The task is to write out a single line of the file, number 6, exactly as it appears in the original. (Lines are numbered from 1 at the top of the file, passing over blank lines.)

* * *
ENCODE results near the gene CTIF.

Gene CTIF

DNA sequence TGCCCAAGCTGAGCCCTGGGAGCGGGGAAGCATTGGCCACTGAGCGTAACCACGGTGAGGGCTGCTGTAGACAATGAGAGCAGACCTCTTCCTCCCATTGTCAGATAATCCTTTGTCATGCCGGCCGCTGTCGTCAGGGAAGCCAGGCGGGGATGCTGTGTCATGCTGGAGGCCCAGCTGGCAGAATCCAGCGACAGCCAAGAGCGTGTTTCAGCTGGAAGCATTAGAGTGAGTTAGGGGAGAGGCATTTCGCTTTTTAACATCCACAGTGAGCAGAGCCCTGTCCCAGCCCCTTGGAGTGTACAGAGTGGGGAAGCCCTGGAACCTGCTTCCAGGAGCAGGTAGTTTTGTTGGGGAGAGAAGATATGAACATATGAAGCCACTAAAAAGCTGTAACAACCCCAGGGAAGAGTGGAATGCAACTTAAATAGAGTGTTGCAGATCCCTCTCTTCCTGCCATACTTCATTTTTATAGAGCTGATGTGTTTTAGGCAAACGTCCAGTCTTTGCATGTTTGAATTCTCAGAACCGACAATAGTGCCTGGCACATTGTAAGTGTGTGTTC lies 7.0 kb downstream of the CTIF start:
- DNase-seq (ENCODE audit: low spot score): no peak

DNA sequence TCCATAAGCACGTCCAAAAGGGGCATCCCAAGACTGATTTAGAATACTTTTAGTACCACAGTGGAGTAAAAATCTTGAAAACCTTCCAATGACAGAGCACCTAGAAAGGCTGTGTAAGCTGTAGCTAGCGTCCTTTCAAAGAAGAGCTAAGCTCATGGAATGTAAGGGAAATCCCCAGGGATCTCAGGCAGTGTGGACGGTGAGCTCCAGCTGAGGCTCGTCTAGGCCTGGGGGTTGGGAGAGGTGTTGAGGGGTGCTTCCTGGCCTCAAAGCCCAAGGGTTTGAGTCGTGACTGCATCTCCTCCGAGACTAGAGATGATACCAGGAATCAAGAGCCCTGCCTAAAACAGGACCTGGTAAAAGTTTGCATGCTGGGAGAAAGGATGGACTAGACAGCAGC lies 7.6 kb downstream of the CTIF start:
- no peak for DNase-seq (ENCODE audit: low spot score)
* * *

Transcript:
- no peak for DNase-seq (ENCODE audit: low spot score)